Welshpool Golf Club was formed in 1929 but golf had been played in the area since 1894, when a 9-hole course was established in Deer Park. The club relocated in 1908 to the windy common at Red Bank, above the town of Welshpool, but financial problems saw it fold twenty years later.
When another area of the common became available – aptly entitled The Golfa – funds were raised to purchase the land and James Braid was engaged to lay out a new 18-hole course. Several months later, the first ball was played over the moorland site on New Year’s Day 1930.
The construction company of John R Stutt built the course and he compared Welshpool to Gleneagles, back in his native in Scotland. Golf writer Bernard Darwin was equally complimentary with his opinion of Welshpool, saying: “How incomplete has been my golfing education until I had seen it.”
The course is short by modern day standards, extending to just over 5,700 yards but if you like old-fashioned golf with pulpit greens, ditches, greenside swales, the occasional blind shot and gorse lining almost every fairway then Welshpool is just the place to play!
Rugged is the word I would use to describe Welshpool. The £12 twilight green fee is an absolute bargain, and the staff were very obliging. Unfortunately I didn't have time to play the whole course, but I would compare it to Church Stretton and Kington, but more rugged with tougher walking, more severe slopes, dodgier lies and a bigger chance of losing golf balls. Of the holes I played I thought some were not good golf holes (1, 3, 4) but equally some were good, including the par 5 2nd. The 5th, a dog-leg par 4 from a raised tee was an interesting hole, with judgement of the line for the tee shot into the wind particularly tricky. Quirky, natural and quiet and worth playing if in the area, especially if you like traditional courses (hopefully I can get back one day to play the whole course !)
The guy behind the bar who I handed my £12 twilight green-fee to simply laughed after he asked if I had played the course before and I replied, “No, Why?”.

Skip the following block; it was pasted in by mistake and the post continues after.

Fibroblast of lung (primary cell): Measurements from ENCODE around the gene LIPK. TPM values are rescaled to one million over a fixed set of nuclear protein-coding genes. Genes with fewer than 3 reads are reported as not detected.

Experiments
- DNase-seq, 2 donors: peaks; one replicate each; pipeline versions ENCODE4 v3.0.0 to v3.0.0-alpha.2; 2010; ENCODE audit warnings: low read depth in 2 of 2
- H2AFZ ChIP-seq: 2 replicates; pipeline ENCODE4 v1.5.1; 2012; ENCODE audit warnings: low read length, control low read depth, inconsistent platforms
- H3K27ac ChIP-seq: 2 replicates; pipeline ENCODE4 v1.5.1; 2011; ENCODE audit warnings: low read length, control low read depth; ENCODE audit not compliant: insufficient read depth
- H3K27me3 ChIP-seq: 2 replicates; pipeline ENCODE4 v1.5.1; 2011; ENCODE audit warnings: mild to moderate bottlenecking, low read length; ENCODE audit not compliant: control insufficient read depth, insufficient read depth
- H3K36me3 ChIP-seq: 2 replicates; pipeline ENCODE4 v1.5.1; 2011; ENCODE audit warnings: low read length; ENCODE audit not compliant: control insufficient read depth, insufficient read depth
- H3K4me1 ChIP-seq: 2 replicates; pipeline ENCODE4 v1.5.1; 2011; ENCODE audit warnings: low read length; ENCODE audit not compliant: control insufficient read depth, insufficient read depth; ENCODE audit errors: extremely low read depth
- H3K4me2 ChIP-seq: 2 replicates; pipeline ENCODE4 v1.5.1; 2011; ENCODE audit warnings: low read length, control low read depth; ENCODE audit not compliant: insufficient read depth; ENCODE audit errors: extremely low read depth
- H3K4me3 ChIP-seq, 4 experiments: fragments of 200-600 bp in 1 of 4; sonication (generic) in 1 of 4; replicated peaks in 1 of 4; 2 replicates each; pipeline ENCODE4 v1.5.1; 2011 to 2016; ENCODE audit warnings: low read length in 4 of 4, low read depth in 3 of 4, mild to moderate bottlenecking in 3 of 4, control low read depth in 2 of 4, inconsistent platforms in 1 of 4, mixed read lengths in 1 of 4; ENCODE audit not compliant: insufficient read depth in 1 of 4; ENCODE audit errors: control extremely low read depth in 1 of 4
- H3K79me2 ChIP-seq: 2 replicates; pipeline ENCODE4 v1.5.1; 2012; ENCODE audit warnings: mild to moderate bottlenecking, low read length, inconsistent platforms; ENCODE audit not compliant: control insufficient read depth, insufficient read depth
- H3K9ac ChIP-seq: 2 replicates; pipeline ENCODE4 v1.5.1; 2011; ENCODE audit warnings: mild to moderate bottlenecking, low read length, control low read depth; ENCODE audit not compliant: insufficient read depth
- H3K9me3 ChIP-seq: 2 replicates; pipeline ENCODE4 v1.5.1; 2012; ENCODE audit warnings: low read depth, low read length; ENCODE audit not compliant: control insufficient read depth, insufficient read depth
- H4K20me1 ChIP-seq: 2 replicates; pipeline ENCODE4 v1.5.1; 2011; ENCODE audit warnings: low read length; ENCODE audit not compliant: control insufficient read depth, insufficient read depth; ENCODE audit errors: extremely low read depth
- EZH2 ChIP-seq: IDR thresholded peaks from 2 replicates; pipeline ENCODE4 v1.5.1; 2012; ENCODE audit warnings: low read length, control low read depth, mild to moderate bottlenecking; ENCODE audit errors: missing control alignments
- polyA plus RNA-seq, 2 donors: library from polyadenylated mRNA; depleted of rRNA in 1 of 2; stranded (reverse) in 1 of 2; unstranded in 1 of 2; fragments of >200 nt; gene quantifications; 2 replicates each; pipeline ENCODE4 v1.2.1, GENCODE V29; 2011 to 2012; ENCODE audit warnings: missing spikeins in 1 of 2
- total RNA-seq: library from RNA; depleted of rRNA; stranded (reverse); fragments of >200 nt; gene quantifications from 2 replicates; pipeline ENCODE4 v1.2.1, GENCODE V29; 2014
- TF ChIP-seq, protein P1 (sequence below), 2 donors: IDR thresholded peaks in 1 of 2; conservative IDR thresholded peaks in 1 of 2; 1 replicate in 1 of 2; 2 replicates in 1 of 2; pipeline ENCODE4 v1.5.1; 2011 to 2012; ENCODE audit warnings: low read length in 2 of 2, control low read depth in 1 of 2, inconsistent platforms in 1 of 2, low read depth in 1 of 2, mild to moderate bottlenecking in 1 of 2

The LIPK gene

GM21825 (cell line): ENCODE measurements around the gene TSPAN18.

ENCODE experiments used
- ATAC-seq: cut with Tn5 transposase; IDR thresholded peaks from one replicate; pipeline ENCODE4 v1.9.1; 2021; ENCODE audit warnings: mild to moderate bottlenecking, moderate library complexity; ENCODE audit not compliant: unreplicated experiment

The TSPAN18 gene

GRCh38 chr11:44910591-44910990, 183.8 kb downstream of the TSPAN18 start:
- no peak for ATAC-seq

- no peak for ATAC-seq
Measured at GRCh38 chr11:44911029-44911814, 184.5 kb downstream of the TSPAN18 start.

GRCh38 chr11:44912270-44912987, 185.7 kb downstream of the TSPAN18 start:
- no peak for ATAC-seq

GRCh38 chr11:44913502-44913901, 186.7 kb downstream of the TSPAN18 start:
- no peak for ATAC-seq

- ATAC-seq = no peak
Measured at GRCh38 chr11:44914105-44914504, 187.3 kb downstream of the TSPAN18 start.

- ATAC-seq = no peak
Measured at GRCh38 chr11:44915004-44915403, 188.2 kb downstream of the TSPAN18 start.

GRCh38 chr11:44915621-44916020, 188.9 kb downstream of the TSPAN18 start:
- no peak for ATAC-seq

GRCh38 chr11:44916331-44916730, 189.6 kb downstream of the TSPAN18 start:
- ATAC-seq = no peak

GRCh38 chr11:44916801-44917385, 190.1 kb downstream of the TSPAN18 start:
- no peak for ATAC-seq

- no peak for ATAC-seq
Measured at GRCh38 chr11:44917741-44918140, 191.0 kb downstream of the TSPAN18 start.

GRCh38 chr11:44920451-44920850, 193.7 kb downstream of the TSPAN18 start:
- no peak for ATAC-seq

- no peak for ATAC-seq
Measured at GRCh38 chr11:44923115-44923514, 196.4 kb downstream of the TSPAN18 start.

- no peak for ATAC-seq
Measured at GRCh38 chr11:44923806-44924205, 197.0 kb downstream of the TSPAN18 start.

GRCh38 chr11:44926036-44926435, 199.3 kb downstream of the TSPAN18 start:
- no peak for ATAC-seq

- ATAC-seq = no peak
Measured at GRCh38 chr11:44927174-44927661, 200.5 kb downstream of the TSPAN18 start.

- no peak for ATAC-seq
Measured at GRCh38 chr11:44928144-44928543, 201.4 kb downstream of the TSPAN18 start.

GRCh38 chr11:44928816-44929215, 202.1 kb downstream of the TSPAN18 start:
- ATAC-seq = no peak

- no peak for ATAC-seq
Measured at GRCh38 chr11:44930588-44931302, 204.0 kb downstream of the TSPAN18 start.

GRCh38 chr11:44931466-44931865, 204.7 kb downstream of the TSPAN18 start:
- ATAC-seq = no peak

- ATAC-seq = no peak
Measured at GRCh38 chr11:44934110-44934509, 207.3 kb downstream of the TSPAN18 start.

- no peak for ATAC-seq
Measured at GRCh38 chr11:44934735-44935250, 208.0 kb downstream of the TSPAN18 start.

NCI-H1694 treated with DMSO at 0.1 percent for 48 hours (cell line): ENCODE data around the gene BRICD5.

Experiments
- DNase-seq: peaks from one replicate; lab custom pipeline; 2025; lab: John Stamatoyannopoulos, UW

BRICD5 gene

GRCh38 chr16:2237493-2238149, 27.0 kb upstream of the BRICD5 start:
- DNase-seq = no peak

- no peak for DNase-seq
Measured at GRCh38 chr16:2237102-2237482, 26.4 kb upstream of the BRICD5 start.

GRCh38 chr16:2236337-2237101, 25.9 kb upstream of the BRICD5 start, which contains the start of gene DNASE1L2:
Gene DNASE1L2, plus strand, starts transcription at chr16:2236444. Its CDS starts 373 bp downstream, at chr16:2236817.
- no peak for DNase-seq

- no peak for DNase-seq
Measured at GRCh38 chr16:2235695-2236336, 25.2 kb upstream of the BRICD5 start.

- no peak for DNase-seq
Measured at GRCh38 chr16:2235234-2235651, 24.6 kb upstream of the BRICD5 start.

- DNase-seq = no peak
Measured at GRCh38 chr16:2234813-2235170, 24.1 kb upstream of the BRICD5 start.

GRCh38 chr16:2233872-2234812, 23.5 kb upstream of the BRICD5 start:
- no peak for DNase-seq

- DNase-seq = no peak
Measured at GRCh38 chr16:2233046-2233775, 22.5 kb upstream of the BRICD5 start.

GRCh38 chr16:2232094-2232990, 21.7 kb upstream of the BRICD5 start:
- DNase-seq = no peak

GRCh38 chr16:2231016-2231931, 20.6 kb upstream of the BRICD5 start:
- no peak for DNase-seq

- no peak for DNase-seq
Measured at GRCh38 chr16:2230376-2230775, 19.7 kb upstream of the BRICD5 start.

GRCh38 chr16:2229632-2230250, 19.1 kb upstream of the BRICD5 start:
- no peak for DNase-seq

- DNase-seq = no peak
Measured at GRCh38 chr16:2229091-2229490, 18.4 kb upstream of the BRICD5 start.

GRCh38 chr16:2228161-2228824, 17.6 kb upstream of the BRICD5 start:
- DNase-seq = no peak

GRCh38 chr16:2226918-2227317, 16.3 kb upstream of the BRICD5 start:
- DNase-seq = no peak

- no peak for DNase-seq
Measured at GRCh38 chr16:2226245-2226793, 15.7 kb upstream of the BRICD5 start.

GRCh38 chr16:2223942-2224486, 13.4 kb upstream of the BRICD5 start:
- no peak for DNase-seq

I tend to get that quite often due to the nature of courses I visit and I therefore immediately knew I was going to have a fun round. And after the monstrosity of the first hole Welshpool is a cracking little hilltop golf course.
Less said about the blind, hogged-back, 360-yard opener the better. I’m still not sure if my perfectly struck drive, just to the right of the marker post with a hint of draw on a tail wind, was lost to the left, to the right or if it simply ran into the farmers field behind the hole that the fairway unfairly plummets towards from 100 yards out with little to stop it except sheep dung. Before you ask I did check in the hole and even if I’d made an albatross I’d still be cursing this rotten par four.
On a more positive note The Club moved to its present location on Golfa Hill in 1930 and was designed by the talented James Braid. Voted Club of the Year in 2012 by the Golf Union of Wales Bernard Darwin once wrote of it, “The fact is that it is almost as impossible to describe the course as to describe the view; it is so unexpected, so unlike anything else, perched on the roof of the world. It is a beautiful place and I realised how incomplete had been my golfing education until I had seen it”.
I’d already played Church Stretton and Kington earlier in the day and was expecting more of the same at Welshpool and it certainly didn’t disappoint in this regard.
Ed is the founder of Golf Empire – click the link to read his full review.